The Skyscraper Museum opened the doors to its new permanent home in lower Manhattan on April 2, 2004.
The 5,800-square-foot, ground floor gallery is walking distance from the World Trade Center site and the fallen twin towers that were at one time the tallest buildings in the world.
The gallery space itself was designed to look modern, and uses a visual trick to expand the look of the place. The ceiling and floor are made of a highly polished stainless steel, which reflect each other and make the gallery seem that much taller.
|Lower Manhattan is the birthplace of the skyscraper. The skyline of lower Manhattan from New York Harbor was the image of New York for much of the 20th century. … Lower Manhattan is the most appropriate and the most poignant place to tell the story.|
Founder and Director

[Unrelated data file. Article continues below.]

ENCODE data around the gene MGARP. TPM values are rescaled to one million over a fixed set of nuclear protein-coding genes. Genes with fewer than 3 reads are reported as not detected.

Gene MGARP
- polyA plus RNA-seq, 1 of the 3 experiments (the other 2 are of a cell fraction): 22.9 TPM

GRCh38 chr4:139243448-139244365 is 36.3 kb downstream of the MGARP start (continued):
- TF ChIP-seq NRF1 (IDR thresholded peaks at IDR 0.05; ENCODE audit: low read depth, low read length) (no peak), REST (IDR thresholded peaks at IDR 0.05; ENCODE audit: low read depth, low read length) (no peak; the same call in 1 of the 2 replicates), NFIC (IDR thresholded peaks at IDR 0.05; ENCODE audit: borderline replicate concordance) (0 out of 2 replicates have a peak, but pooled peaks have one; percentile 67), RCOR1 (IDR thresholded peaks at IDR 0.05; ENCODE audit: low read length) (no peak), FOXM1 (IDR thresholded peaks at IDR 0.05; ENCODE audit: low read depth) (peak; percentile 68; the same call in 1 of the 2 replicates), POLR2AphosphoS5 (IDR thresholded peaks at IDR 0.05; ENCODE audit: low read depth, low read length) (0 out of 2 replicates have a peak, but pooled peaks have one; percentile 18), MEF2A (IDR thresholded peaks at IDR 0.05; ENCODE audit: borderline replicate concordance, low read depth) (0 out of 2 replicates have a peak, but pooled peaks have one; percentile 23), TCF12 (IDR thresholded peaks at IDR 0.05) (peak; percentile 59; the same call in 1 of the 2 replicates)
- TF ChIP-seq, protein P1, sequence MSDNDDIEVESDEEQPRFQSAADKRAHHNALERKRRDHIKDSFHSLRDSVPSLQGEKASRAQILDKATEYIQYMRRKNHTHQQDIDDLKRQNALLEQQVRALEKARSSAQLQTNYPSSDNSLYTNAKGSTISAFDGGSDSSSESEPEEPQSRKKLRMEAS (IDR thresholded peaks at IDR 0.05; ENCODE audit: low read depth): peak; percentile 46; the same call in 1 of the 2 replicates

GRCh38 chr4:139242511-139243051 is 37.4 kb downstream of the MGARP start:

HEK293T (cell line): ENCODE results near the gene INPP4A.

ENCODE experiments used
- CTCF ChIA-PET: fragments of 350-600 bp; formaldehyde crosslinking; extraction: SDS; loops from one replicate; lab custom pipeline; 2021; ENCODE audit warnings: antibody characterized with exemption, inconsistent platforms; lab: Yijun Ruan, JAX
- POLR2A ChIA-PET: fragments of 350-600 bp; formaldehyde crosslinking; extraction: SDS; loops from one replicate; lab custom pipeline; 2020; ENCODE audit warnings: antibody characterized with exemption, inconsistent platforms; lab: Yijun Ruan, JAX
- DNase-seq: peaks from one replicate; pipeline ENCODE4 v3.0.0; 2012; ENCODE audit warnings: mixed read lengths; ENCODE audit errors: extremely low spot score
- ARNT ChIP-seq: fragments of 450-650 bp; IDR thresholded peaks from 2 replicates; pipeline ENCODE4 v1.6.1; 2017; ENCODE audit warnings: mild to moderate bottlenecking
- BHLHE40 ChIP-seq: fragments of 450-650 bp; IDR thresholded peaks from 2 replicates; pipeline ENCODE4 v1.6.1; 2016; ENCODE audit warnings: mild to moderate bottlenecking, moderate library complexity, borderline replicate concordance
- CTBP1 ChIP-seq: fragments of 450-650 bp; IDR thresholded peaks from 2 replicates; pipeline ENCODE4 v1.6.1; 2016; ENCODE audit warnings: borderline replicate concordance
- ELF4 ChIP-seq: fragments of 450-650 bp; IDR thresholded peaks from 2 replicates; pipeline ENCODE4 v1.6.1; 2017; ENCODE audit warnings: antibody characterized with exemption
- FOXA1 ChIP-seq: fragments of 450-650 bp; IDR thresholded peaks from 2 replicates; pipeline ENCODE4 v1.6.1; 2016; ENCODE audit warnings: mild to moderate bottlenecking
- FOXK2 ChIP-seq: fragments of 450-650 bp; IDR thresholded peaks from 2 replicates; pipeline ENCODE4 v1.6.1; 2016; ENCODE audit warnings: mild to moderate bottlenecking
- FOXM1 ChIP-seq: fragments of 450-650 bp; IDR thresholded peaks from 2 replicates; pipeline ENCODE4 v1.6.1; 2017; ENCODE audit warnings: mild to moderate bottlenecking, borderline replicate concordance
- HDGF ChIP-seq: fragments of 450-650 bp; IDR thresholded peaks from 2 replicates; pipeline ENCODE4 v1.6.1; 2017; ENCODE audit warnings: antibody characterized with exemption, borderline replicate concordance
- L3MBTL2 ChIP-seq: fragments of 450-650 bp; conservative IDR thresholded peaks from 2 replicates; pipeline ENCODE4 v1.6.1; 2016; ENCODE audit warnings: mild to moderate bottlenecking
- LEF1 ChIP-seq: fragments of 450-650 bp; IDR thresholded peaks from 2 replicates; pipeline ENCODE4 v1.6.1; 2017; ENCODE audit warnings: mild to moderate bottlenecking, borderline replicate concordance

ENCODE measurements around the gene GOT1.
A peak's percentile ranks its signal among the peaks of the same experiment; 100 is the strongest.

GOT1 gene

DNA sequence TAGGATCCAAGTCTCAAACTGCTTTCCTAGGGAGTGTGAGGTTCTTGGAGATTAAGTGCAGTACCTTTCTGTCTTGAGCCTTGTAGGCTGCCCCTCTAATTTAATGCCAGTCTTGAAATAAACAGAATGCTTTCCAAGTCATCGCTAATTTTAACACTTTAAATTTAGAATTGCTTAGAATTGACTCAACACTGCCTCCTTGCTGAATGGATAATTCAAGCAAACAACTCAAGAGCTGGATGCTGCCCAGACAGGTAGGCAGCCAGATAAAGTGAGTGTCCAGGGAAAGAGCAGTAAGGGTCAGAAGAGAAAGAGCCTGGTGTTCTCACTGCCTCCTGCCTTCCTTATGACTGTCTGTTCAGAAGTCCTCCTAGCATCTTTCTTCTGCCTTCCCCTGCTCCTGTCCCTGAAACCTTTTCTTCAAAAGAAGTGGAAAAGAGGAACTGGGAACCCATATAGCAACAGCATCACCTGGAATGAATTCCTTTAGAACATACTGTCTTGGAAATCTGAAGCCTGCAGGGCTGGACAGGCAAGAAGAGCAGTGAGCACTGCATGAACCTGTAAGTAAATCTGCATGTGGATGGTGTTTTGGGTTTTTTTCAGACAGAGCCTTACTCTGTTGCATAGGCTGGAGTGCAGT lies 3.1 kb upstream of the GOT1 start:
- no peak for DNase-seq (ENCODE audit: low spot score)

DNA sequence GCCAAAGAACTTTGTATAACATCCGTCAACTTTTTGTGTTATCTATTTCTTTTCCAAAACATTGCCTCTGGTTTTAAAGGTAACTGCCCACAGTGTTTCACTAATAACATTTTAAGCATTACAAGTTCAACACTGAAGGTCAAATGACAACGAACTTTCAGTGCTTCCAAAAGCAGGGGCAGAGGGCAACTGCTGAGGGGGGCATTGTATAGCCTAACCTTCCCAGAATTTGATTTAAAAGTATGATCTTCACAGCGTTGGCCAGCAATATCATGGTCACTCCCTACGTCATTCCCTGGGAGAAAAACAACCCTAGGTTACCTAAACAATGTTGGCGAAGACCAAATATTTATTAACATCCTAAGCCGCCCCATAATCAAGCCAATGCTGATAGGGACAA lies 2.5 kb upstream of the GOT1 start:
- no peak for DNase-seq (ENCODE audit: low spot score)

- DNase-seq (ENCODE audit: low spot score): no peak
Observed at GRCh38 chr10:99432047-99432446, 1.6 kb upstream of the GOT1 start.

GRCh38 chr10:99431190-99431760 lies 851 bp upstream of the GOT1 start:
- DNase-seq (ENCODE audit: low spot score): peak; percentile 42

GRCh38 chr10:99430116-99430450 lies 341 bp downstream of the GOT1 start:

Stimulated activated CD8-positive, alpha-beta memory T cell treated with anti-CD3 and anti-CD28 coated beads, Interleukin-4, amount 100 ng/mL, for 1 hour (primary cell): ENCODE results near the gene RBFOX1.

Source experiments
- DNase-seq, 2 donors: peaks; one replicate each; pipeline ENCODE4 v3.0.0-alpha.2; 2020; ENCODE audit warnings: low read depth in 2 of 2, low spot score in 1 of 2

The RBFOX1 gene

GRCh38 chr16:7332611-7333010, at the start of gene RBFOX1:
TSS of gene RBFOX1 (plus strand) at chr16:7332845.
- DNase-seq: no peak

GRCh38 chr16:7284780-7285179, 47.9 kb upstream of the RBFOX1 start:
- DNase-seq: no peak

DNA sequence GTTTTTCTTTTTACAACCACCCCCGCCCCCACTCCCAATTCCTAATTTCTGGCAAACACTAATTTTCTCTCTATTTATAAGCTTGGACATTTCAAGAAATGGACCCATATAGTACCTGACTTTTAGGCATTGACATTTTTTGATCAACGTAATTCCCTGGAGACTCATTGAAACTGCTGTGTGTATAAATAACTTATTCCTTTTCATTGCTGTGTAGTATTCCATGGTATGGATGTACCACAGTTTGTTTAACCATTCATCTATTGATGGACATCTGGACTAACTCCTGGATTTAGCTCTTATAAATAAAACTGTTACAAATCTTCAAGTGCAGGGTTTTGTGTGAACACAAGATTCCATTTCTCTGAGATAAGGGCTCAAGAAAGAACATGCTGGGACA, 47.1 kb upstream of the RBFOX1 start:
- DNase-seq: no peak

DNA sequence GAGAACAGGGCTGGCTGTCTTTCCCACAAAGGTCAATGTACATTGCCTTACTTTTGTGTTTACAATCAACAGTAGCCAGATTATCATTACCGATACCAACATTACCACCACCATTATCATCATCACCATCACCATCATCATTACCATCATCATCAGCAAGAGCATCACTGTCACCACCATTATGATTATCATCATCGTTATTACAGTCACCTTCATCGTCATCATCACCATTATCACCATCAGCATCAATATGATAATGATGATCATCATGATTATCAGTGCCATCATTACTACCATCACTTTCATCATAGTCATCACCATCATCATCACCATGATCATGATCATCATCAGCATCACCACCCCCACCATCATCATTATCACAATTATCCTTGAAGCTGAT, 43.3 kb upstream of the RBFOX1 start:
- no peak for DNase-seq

The opening exhibition, “Building a Collection”, includes photos, drawings, models, books and other items to showcase the construction and history of skyscrapers.
One wall has drawings of current and planned buildings, to show the future of the tall buildings. They include images of the Petronas Towers in Malaysia, Taipei 101, the world’s tallest skyscraper at 1,676 feet, and plans for the 1,776-foot Freedom Tower to be built at the reconstructed World Trade Center site.
This summer, the museum will host an exhibit on the World Trade Center, featuring an original model of the site, and in October, a show focusing on the designs of Frank Lloyd Wright.
|CITY||New York, New York|